Mind your cash in the supermarket
Supermarkets use clever psychology strategies to entice customers to spend more time on the floor, buy extra goods, and move quickly to checkouts at closing time, writes John Cradden
HAVE you ever found yourself muttering under your breath that you have to traipse almost all the way through your local supermarket just to get a loaf of bread or a carton of milk?
Why can't they have essential items near the front of the store?
Well, if you've ever read anything about supermarket psychology, you will know that this is one of a number of common tricks used by big supermarkets to get you to walk past items you didn't plan on buying -- and therefore spend more money that you intended.
It certainly appears to work. A survey of members of UK consumer association 'Which?' from last year found that two-thirds said they spent more than they intended at the supermarket.
More than seven in 10 said they go for special offers if they see them.
But the same survey also revealed some psychological tactics that British shoppers actively dislike.
Almost three quarters said they get annoyed when groceries are moved to different aisles.
This is a classic tactic designed to tempt you with other items while you try and track down the items you really wanted.
And almost six in 10 respondents said its manipulative when supermarkets place products that appeal to children on the lower shelves to catch their eye.
"There are a lot of examples of this," says John Ruddy, editor of grocery trade magazine 'Checkout'.
"Some supermarkets have been known to pump the smell of fresh bread around stores to entice customers to buy it."
Music is another very interesting area, says Mr Ruddy.
"Playing fast, high tempo music when you want people to hurry up, such as when the store is closing, or slow, relaxing music during the day, to make people slow down and take their time -- and buy more items."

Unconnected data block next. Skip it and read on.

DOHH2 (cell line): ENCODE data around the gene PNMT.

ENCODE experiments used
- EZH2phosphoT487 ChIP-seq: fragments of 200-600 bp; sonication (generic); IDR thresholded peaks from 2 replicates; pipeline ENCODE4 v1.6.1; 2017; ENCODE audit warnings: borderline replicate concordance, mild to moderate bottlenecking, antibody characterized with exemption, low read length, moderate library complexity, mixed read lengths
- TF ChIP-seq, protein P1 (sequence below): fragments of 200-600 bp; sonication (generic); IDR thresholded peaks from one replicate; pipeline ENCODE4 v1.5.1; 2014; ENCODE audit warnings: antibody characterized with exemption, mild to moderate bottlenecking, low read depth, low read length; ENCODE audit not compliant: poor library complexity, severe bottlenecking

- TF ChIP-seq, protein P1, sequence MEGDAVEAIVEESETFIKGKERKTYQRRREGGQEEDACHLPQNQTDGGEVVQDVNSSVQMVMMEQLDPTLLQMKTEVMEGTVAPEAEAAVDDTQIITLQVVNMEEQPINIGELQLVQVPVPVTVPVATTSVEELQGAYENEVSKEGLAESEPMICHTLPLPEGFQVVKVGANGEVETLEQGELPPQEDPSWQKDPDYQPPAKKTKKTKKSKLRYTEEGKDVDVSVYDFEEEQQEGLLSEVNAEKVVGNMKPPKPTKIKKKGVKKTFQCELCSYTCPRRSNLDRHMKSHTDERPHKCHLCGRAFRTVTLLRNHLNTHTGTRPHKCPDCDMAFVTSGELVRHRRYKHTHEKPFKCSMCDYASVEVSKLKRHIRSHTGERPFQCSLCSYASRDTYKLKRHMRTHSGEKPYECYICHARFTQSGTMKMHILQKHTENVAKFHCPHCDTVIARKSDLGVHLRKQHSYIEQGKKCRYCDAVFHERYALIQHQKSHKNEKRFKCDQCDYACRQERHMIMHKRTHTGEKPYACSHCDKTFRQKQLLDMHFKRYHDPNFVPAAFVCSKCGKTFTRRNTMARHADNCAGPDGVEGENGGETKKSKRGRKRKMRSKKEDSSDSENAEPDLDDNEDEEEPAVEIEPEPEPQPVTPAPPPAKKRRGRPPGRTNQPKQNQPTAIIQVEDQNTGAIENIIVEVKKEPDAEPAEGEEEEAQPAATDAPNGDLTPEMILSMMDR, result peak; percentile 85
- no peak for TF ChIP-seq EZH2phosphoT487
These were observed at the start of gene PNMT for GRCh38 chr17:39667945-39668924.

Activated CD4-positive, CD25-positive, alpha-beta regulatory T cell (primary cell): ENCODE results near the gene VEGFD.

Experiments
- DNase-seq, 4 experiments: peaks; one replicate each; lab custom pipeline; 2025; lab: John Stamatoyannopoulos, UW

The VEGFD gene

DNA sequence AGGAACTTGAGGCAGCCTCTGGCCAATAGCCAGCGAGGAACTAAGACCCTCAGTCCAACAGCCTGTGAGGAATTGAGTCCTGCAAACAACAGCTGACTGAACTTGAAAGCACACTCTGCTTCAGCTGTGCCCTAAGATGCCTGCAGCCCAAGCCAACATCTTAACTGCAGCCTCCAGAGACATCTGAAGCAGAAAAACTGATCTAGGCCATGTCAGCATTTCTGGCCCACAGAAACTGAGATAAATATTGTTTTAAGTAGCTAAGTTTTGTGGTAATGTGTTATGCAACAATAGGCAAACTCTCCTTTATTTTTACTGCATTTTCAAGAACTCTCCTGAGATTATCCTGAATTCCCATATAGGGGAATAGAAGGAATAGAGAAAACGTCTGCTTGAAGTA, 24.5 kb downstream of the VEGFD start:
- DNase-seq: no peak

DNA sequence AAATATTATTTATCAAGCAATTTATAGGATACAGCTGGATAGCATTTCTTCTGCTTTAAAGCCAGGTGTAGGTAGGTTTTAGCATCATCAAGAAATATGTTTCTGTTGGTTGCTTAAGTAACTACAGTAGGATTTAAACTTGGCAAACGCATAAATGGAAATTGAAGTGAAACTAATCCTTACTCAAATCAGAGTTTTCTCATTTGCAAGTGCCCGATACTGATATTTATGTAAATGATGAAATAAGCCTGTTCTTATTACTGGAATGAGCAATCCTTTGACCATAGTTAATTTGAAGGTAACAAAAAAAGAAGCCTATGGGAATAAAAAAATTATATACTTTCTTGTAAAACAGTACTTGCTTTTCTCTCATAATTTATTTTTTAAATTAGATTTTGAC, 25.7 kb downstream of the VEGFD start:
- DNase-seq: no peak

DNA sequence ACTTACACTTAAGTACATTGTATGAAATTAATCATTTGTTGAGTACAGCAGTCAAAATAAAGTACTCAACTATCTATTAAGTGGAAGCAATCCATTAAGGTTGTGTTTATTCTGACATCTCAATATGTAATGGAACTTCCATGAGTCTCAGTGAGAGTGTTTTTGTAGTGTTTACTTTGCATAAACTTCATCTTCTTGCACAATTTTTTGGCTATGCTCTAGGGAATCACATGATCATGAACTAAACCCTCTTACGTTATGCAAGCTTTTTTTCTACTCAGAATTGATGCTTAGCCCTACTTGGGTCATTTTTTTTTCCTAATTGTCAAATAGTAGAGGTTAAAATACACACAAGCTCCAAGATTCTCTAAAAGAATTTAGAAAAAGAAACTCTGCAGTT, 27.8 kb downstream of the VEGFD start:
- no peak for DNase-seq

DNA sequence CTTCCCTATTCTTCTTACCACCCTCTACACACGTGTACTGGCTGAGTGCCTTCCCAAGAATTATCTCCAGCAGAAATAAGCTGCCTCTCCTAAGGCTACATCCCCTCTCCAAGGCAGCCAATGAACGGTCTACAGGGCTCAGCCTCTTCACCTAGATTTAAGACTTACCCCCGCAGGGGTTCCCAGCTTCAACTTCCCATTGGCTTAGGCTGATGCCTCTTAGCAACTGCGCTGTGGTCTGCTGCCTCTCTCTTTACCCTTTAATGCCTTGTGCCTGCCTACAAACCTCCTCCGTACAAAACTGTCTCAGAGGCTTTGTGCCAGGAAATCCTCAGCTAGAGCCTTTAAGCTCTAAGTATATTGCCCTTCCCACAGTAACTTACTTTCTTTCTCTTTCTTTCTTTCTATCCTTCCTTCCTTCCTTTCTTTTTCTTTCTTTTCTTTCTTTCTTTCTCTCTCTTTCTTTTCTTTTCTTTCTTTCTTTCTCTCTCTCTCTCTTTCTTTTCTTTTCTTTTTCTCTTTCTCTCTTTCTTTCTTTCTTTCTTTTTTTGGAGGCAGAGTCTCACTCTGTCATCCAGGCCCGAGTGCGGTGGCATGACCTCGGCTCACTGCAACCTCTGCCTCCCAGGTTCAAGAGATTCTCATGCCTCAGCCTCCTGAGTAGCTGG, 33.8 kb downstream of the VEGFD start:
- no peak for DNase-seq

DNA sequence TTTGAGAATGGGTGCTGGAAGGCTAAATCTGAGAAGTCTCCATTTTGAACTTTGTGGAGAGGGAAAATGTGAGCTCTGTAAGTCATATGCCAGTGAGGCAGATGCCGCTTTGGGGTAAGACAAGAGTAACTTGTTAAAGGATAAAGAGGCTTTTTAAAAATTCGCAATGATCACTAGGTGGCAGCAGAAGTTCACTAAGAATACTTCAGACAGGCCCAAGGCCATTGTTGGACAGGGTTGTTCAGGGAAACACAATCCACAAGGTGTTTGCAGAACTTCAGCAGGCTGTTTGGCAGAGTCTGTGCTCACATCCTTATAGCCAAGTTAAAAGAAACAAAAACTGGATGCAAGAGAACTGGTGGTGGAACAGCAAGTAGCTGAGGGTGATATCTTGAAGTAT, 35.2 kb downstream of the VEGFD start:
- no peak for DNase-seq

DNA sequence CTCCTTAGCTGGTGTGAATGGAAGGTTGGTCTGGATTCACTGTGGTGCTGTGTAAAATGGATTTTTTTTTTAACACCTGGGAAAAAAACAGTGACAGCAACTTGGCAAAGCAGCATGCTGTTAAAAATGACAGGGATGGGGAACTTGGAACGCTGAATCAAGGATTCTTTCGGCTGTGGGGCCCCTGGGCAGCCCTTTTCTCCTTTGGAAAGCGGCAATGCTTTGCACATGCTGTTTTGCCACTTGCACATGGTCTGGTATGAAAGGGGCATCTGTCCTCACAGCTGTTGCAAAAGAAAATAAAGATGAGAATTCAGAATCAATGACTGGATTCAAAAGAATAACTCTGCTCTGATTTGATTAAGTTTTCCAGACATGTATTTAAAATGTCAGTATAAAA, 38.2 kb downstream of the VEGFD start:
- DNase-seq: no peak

Of course, such tactics are part and parcel of the careful planning that goes into placing items on supermarket shelves and how much space they occupy.
Manufacturers are aware of this too, and will often be prepared to pay extra for placing their items at the most desirable locations, such as shelves at eye-level, and perhaps with eye-catching shelf labels specially made.
Needless to say, the supermarket trade wouldn't describe such tactics as underhand.
"The point I would make is that retail is a game," says Mr Ruddy. "It's about trying to sell as much as possible to a consumer that may not want to buy the product."
So understanding some of the rules of the supermarket psychology game may well prove one of the most effective ways of helping you save money on your weekly shopping bill.
For instance, focus on the value of any tempting promotions rather than accept at face value that you are getting better value.
"Shoppers often buy on promotion because they like promotions, but they don't always take into account what the promotion actually means," says Mr Ruddy.
"They might buy two for €5.50 when the cost of two units at the regular price might be just €5.60.
"Yet people will see 'deal' and buy it because they like to think they are beating the supermarket."
Some supermarkets apparently do things like make some packaging more austere so that people will think it's cheap just because it looks cheap, even if it is not actually that cheap, or create 'value' sections which are full of 'discount' that are less than generous.
While store layout is a crucial part of supermarket psychology in terms of getting people to shop at a store in a way that makes them spend more, many managers will know that they have to get the balance right, says Mr Ruddy.
"There's no point in making it too easy for a shopper to only buy what they want, but at the same time, you can't make it too difficult for them to buy it, because then you will irritate them and lose the sale."
So what other tactics are worth learning about? According to research by 'Which?', fruit and vegetables are often located at the front of your local supermarket in order to represent the healthy, fresh image that the supermarkets want to portray.
This is also the same rationale for almost always putting alcohol at the back of the store so as not to undermine this healthy image too much.
You will often find sweets at checkouts, which are very tempting not just for children but also tired shoppers.
Of course, shoppers can try to beat the retailer by considering promotions carefully, shopping in more than one supermarket, sticking to shopping lists and not being tempted by new products or deals.